The artist suggests that a sense of safety at home — more than that, an ideal of white domesticity — twines inextricably with violence.
“We didn’t see what happened to Trayvon Martin, but we’ve seen all these others,” Locke says. “And the result is, ‘I can kill him. I felt unsafe.’” Martin was the Florida teenager shot and killed by neighborhood-watch volunteer George Zimmerman in 2012.
The artist himself was stopped by police last December and questioned in an attempted break-in. Rattled, he wrote a blog post about it that went viral. “A lot of this work is in response to that experience,” he says.
“Family Pictures” makes a needle-sharp point. The broader, more philosophical project “school of love,” sometimes sweet and sometimes painful, considers what Locke has learned about love and identity.
The show is a rare collaboration between commercial galleries. Samson represents Locke; when he showed up with two bodies of work, he and Samson owner Camilo Alvarez approached Arlette Kayafas, owner of Gallery Kayafas and a friend of Locke’s.
“Before Camilo could ask, I said, ‘Why not show these at the same time?’” says Kayafas. “Both bodies of work had to be seen together. Together, here we are, you can’t avoid [the subject of racism] in any way.”
In “school of love,” all-white paintings of men line one wall. Dozens of painted plaster faun heads fill the gallery in front of them.
It’s Locke’s most personal show. He’s best known for his paintings of men, many with their tongues sticking out, examining masculinity and vulnerability. They filled a big museum wall in his solo show at the Institute of Contemporary Art, in 2013.
The faun heads represent students, Locke says, and the paintings are teachers. The students might be aspects of the artist’s personality. The teachers shaped him by seeing him in certain ways. As an African-American gay man, Locke has been the subject of many projections, from fearful to altruistic.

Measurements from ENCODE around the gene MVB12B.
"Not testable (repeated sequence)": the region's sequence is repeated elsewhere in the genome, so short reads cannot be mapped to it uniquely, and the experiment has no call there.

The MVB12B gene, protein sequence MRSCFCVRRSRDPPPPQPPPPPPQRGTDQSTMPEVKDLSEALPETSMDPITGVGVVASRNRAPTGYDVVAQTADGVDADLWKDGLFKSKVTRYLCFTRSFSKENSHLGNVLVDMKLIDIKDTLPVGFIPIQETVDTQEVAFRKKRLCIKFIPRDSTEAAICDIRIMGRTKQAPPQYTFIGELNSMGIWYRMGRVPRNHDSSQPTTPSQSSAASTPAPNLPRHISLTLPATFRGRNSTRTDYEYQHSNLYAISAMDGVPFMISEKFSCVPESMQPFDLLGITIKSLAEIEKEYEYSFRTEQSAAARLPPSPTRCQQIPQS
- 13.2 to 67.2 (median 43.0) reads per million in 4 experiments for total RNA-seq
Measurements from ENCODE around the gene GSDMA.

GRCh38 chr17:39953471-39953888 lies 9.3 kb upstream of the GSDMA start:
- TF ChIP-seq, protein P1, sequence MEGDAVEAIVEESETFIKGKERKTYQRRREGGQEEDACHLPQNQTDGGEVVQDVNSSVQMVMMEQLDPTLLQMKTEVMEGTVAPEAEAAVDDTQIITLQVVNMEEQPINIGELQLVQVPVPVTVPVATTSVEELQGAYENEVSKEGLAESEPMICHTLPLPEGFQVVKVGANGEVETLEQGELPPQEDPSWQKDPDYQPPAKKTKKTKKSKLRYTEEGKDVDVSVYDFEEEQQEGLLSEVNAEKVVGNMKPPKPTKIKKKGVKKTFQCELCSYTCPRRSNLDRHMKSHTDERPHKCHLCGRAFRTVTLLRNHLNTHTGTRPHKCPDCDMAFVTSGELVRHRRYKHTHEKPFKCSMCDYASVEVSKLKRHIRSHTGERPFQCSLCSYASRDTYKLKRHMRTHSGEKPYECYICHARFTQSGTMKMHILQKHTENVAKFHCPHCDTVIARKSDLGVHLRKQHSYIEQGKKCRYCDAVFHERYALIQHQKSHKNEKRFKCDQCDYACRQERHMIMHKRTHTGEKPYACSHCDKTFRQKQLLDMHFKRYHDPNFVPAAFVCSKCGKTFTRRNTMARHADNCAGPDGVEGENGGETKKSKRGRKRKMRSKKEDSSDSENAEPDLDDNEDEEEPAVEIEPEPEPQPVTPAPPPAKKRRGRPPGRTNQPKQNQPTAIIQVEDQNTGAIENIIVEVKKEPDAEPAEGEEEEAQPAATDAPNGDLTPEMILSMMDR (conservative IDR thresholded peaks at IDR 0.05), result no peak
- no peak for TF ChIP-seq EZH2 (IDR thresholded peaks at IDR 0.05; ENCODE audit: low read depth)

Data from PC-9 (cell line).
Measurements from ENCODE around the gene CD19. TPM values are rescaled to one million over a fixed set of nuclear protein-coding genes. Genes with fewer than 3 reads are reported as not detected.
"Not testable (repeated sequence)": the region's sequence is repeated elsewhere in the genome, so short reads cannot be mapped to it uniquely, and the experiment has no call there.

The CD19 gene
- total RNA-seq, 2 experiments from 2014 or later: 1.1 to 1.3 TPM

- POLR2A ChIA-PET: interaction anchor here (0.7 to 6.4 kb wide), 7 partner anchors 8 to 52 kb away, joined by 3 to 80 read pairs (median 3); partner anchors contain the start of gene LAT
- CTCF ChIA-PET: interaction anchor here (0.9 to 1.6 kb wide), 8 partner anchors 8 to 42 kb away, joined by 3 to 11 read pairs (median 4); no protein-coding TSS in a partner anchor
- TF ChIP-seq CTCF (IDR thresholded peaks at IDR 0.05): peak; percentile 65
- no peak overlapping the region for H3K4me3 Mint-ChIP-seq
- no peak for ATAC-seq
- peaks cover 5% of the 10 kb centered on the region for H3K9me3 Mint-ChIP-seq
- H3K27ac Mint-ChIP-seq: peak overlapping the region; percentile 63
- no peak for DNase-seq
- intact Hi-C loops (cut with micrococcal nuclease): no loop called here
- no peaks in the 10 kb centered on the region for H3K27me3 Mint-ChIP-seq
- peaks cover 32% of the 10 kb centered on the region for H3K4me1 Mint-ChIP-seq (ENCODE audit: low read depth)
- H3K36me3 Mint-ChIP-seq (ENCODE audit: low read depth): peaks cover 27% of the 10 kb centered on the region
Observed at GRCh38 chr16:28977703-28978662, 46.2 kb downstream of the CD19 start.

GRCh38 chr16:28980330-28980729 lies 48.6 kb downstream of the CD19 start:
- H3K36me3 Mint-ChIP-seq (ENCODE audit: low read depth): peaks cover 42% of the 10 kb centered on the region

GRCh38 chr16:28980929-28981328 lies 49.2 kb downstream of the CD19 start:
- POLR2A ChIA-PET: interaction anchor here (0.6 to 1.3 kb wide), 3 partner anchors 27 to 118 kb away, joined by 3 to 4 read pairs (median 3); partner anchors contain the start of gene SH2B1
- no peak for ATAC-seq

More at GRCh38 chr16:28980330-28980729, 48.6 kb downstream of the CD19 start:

One painting, titled “Monsignor,” refers to his education in Detroit at a Jesuit high school, which he remembers fondly. Next to it screens a grainy video of a preacher giving a viciously homophobic sermon.
“So cruel,” Locke says. “I grew up with that.”
He found the faun bust in an antique shop in Maine.
“The guy in the store said, ‘I don’t mean to be rude, but that kind of looks like you,’” Locke recalls. “I’ve had it for years. I wanted to put myself back in the work, and I thought, ‘I can use this head.’ ”
He made plaster casts and slathered sharp colors over them. Some hang from bungee cords, echoing the lynching pictures. Many have nails driven into them, like a certain power idol made in Africa’s Congo Basin.
“When they were all in my house, it was like a little army of me on my basement floor,” Locke says.
Maybe he needs — or deserves — an internal army to contend with the prejudices he sees and experiences each day.
“James Baldwin said to be black and conscious is to walk around in a state of rage all the time,” Locke says. “My saving grace is my ability to make things.”
Steve Locke: school of love & Family Pictures
At Samson and Gallery Kayafas, 450 Harrison Ave., through Nov. 26. 617-357-7177, samsonprojects.com; 617-482-0213, www.gallerykayafas.comCate McQuaid can be reached at firstname.lastname@example.org. Follow her on Twitter @cmcq.